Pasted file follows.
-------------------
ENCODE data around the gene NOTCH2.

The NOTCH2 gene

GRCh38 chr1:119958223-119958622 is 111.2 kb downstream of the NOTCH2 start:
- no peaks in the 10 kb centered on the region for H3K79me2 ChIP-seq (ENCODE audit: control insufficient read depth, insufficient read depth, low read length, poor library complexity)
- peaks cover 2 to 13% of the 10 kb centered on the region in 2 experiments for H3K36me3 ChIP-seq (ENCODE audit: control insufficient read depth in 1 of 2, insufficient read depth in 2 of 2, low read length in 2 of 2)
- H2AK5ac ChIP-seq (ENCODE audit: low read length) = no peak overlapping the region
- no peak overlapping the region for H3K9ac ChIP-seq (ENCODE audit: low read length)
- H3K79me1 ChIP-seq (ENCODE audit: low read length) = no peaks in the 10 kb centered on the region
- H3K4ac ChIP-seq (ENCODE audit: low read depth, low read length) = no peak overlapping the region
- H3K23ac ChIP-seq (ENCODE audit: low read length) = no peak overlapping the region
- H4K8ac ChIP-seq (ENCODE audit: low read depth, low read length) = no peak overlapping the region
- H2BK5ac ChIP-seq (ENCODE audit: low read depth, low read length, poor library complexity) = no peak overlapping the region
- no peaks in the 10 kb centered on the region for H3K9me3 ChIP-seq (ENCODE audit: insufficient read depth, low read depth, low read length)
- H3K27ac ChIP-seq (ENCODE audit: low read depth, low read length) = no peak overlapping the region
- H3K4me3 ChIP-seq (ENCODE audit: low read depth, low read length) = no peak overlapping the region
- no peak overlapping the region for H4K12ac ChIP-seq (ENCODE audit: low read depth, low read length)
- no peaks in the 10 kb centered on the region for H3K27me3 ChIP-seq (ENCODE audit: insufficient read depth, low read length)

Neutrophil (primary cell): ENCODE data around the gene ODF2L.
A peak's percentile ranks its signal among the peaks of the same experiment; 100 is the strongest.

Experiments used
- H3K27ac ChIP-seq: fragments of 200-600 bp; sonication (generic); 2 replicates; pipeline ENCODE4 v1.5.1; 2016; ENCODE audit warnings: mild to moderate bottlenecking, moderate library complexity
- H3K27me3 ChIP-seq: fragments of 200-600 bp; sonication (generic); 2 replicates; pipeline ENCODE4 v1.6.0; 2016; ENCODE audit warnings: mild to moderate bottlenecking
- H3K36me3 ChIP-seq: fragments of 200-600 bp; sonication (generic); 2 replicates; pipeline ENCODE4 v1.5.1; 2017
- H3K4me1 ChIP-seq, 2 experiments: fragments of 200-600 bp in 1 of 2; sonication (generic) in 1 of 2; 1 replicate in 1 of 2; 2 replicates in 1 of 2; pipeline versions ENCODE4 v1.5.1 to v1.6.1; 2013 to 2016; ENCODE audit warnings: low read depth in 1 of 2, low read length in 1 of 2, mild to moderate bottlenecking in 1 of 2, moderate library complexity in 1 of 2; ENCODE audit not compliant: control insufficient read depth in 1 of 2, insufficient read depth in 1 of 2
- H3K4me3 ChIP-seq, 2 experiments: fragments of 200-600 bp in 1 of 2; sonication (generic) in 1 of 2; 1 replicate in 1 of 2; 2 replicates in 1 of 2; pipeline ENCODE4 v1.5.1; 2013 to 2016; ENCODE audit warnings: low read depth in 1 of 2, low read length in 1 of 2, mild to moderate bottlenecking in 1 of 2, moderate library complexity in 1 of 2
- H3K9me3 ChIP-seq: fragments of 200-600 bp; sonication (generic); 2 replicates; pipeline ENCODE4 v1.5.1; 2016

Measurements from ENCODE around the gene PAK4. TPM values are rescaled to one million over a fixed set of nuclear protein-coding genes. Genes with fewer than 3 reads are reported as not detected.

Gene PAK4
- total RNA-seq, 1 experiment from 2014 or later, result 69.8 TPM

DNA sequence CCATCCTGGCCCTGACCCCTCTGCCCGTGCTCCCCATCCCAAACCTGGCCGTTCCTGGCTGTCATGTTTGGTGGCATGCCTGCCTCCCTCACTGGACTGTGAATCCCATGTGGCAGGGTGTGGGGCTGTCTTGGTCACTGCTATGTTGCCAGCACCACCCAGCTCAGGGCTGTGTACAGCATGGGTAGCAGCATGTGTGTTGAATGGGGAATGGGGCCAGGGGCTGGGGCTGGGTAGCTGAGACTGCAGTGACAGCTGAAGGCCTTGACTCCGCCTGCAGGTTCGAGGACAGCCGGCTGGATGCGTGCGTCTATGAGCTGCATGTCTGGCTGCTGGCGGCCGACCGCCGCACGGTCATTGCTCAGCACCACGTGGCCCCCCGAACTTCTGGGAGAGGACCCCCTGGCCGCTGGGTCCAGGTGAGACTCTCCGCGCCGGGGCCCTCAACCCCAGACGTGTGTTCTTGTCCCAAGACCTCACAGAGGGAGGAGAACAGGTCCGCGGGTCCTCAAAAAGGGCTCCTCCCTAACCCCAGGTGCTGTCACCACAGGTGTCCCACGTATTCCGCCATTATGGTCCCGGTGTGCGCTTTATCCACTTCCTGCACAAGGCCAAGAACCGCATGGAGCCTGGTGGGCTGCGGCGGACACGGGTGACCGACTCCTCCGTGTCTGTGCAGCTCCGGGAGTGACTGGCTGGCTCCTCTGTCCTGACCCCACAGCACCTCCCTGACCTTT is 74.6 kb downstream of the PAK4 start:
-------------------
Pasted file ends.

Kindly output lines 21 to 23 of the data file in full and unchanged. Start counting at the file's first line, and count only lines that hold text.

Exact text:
- H3K27ac ChIP-seq: fragments of 200-600 bp; sonication (generic); 2 replicates; pipeline ENCODE4 v1.5.1; 2016; ENCODE audit warnings: mild to moderate bottlenecking, moderate library complexity
- H3K27me3 ChIP-seq: fragments of 200-600 bp; sonication (generic); 2 replicates; pipeline ENCODE4 v1.6.0; 2016; ENCODE audit warnings: mild to moderate bottlenecking
- H3K36me3 ChIP-seq: fragments of 200-600 bp; sonication (generic); 2 replicates; pipeline ENCODE4 v1.5.1; 2017